CN: PMI Manufacturing Index

Sun May 03 20:45:00 CDT 2015

Actual Previous
level 48.9 49.6

Manufacturing PMI deteriorated further in April. The HSBC PMI manufacturing index remained below the breakeven 50 between growth and contraction. The April reading was 48.9, down from 49.6 in March. Total new orders declined at the strongest pace for a year while production levels stagnated. Data suggested that relatively weak domestic demand was the main driver of reduced new business, as new export work picked up in April (albeit marginally). As a result, employment in the sector continued to decline, while purchasing activity fell at the quickest rate in 13 months. Meanwhile, deflationary pressures intensified in April, with both input and output costs falling at accelerated rates.

A number of panelists commented on relatively subdued market conditions and an associated downturn in client demand. Data suggested that fewer new orders were largely driven by weaker domestic demand, as new export work increased over the month, albeit at a marginal rate. Weaker demand conditions led companies to become more cautious with regard to their production schedules, with firms leaving their output unchanged in April. This contrasted with increased output in the opening three months of the year.

Purchasing Managers' Manufacturing Index (PMIs) is based on monthly questionnaire surveys of selected companies which provide an advance indication of what is really happening in the private sector economy by tracking changes in variables such as output, new orders, stock levels, employment and prices across the manufacturing sectors.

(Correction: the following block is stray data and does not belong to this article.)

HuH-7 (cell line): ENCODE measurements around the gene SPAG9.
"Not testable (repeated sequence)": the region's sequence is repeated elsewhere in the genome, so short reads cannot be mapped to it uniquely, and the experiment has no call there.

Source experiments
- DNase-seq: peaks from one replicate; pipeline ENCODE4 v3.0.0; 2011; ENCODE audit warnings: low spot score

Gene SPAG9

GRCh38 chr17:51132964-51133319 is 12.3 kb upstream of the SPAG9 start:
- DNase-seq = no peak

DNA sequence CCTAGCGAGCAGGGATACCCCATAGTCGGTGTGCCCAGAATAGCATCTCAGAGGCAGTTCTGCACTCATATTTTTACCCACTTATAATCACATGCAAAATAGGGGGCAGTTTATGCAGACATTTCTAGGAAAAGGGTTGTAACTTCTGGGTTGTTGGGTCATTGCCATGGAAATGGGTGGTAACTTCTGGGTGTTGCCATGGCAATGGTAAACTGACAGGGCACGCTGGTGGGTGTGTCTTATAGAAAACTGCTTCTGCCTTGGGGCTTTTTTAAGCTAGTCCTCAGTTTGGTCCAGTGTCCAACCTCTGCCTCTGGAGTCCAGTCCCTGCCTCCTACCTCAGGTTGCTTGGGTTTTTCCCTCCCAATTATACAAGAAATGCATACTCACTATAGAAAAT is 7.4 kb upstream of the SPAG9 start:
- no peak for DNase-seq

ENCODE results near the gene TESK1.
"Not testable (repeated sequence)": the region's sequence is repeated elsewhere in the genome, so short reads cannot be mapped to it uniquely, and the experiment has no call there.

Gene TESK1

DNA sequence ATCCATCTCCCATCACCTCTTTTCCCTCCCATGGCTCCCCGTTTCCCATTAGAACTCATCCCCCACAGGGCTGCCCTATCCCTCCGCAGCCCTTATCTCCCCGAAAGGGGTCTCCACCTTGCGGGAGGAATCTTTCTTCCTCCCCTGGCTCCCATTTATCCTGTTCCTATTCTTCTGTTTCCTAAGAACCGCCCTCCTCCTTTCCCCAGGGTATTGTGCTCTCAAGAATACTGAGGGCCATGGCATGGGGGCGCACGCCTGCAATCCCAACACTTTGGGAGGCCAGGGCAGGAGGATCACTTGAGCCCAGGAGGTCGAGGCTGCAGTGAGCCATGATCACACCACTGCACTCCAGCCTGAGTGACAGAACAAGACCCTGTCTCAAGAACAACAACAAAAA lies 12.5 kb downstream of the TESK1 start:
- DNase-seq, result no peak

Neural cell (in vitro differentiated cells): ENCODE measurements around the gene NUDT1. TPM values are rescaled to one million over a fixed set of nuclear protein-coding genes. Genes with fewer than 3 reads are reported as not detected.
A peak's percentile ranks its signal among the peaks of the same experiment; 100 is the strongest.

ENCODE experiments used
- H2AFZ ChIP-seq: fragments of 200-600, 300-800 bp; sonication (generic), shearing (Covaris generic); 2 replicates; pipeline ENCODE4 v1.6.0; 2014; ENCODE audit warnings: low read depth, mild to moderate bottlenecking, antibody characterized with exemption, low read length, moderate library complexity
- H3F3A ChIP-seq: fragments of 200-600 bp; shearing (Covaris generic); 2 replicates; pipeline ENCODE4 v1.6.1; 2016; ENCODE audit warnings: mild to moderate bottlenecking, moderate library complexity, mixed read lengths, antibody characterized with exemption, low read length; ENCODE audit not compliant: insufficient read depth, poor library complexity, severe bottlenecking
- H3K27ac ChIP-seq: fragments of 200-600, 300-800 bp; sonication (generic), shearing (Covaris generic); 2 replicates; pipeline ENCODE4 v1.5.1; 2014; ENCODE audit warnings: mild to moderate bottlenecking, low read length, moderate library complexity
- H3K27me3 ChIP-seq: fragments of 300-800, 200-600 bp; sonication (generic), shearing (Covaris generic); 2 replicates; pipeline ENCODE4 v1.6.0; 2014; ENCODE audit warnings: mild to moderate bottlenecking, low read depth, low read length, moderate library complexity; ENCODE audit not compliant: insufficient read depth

Investors need to keep their fingers on the pulse of the economy because it dictates how various types of investments will perform. By tracking economic data such as the purchasing managers' manufacturing indexes, investors will know what the economic backdrop is for the various markets. The stock market likes to see healthy economic growth because that translates to higher corporate profits. The bond market prefers less rapid growth and is extremely sensitive to whether the economy is growing too quickly and causing potential inflationary pressures.

The Markit PMI manufacturing data give a detailed look at the manufacturing sector, how busy it is and where things are headed. Since the manufacturing sector is a major source of cyclical variability in the economy, this report has a big influence on the markets. And its sub-indexes provide a picture of orders, output, employment and prices.